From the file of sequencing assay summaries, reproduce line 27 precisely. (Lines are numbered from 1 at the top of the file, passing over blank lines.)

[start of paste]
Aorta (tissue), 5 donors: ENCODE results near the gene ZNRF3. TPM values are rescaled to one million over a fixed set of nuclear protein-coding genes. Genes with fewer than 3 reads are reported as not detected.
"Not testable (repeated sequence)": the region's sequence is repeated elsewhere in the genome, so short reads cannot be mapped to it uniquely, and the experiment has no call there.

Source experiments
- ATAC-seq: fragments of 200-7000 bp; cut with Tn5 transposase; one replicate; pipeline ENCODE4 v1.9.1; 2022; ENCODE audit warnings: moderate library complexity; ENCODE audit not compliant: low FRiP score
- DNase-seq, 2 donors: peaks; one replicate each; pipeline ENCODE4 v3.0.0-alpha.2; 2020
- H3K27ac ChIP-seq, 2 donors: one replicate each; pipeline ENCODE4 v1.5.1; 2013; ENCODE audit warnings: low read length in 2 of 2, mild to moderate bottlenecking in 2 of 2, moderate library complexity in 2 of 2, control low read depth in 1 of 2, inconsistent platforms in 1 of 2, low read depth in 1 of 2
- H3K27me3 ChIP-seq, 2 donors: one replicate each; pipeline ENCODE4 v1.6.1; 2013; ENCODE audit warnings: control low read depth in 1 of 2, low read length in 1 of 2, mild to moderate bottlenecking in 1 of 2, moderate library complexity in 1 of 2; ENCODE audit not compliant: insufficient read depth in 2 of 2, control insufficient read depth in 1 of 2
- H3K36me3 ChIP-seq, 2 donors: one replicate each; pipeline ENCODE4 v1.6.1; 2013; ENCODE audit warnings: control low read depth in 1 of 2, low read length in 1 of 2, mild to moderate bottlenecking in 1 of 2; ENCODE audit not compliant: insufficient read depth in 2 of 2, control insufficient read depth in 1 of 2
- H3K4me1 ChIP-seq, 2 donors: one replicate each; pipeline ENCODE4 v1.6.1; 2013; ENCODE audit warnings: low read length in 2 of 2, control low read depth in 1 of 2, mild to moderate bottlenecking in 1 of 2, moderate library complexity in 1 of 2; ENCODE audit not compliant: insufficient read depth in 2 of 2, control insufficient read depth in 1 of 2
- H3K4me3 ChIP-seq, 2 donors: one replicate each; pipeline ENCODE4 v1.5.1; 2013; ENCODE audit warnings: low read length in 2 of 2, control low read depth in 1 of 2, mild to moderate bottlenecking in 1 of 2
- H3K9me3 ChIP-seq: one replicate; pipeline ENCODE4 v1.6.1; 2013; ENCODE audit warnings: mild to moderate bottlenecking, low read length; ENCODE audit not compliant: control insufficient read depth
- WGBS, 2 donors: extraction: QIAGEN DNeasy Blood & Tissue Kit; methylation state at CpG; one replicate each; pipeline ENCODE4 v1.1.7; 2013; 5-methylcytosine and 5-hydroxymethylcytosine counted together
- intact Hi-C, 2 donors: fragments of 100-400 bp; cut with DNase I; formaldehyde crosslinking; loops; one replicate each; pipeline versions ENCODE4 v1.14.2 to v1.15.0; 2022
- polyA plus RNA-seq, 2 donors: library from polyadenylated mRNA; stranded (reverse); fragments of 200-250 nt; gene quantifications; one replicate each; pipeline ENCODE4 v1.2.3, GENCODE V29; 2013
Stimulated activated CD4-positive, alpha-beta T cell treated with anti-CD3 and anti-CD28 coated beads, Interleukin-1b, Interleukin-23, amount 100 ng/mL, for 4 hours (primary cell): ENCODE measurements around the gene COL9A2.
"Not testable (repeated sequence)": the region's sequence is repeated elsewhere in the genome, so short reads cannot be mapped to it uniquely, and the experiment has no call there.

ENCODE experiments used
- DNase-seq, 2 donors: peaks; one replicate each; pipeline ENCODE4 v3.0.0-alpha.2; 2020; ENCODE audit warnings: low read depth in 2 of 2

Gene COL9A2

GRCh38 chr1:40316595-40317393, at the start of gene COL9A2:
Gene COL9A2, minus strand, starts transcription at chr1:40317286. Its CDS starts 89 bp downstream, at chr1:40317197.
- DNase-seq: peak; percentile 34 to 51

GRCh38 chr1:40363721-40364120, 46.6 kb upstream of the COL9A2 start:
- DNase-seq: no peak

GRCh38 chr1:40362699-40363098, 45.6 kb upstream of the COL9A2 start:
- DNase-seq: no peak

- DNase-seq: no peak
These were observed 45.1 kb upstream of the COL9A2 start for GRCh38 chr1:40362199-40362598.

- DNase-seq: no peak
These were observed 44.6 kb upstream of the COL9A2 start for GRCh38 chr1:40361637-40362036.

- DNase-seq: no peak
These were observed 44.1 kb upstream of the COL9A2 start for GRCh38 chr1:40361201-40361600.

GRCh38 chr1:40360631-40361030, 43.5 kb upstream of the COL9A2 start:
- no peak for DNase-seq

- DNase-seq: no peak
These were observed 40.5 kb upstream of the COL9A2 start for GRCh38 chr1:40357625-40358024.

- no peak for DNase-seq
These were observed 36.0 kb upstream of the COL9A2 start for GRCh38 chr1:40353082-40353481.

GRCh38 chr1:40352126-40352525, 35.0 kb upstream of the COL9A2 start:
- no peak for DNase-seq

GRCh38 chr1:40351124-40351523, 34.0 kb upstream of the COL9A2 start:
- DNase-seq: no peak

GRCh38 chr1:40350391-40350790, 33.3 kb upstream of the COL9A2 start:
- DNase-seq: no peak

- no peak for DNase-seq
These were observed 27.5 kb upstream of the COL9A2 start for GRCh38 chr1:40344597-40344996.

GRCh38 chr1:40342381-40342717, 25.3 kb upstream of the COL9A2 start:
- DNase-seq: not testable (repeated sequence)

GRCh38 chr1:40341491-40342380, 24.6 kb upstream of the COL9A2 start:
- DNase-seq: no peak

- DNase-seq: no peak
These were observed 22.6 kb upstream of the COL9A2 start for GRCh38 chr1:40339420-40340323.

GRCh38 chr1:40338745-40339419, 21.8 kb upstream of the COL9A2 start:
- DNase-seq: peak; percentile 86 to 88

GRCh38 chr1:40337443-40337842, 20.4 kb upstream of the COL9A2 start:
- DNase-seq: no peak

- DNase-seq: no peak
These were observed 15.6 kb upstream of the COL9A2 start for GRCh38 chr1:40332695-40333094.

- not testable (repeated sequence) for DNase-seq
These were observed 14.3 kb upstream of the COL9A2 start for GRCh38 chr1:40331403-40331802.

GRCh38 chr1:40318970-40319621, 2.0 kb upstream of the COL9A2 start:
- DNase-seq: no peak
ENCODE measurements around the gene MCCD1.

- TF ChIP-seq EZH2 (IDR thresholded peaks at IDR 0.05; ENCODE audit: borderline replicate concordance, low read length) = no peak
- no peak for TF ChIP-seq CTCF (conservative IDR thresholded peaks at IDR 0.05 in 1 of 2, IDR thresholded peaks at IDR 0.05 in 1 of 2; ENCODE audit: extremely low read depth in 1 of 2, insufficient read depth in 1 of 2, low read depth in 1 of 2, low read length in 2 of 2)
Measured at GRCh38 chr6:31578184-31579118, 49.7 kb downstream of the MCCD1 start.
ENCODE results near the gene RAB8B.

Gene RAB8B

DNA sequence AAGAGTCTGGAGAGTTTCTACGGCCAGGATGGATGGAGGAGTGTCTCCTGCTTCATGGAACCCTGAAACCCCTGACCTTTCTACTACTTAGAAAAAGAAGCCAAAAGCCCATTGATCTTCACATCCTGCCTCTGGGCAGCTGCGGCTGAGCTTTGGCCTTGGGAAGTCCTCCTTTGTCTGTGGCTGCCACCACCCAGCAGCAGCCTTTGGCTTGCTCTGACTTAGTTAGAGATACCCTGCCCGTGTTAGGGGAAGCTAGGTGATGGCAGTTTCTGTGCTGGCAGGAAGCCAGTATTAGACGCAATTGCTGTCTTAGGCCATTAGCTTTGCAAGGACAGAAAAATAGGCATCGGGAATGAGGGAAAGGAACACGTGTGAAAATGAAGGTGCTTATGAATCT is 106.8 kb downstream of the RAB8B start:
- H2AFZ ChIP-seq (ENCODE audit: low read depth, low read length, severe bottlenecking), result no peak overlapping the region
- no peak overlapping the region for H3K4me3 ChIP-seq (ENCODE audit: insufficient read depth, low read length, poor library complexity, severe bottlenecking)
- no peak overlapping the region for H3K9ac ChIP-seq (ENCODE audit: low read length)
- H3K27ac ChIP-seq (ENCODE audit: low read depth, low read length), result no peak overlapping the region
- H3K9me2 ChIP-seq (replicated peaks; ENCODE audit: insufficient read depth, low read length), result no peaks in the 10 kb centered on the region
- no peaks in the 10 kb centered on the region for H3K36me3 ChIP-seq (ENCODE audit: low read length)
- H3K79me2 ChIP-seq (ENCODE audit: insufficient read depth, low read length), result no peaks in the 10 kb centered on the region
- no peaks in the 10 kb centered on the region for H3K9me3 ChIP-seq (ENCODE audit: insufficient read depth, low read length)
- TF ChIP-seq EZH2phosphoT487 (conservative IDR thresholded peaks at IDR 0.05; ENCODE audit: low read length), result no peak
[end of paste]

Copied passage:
- DNase-seq: no peak